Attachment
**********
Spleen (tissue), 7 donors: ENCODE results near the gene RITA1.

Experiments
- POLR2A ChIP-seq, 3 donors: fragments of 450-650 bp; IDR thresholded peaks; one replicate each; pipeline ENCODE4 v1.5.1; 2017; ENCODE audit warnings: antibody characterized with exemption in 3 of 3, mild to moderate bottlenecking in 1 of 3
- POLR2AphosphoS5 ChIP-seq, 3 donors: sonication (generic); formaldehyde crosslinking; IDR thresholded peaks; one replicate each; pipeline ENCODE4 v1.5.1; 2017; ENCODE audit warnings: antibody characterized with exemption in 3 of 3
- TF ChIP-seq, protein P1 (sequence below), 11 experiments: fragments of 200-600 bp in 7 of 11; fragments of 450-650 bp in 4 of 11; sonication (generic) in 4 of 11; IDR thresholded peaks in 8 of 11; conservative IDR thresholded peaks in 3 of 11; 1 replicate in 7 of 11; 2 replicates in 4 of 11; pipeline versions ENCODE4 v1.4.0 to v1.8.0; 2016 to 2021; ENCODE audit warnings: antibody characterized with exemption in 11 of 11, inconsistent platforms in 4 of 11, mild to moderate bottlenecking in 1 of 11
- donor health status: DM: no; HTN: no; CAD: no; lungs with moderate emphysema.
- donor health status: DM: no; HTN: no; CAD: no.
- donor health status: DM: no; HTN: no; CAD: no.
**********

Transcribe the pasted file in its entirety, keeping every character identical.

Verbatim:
Spleen (tissue), 7 donors: ENCODE results near the gene RITA1.

Experiments
- POLR2A ChIP-seq, 3 donors: fragments of 450-650 bp; IDR thresholded peaks; one replicate each; pipeline ENCODE4 v1.5.1; 2017; ENCODE audit warnings: antibody characterized with exemption in 3 of 3, mild to moderate bottlenecking in 1 of 3
- POLR2AphosphoS5 ChIP-seq, 3 donors: sonication (generic); formaldehyde crosslinking; IDR thresholded peaks; one replicate each; pipeline ENCODE4 v1.5.1; 2017; ENCODE audit warnings: antibody characterized with exemption in 3 of 3
- TF ChIP-seq, protein P1 (sequence below), 11 experiments: fragments of 200-600 bp in 7 of 11; fragments of 450-650 bp in 4 of 11; sonication (generic) in 4 of 11; IDR thresholded peaks in 8 of 11; conservative IDR thresholded peaks in 3 of 11; 1 replicate in 7 of 11; 2 replicates in 4 of 11; pipeline versions ENCODE4 v1.4.0 to v1.8.0; 2016 to 2021; ENCODE audit warnings: antibody characterized with exemption in 11 of 11, inconsistent platforms in 4 of 11, mild to moderate bottlenecking in 1 of 11
- donor health status: DM: no; HTN: no; CAD: no; lungs with moderate emphysema.
- donor health status: DM: no; HTN: no; CAD: no.
- donor health status: DM: no; HTN: no; CAD: no.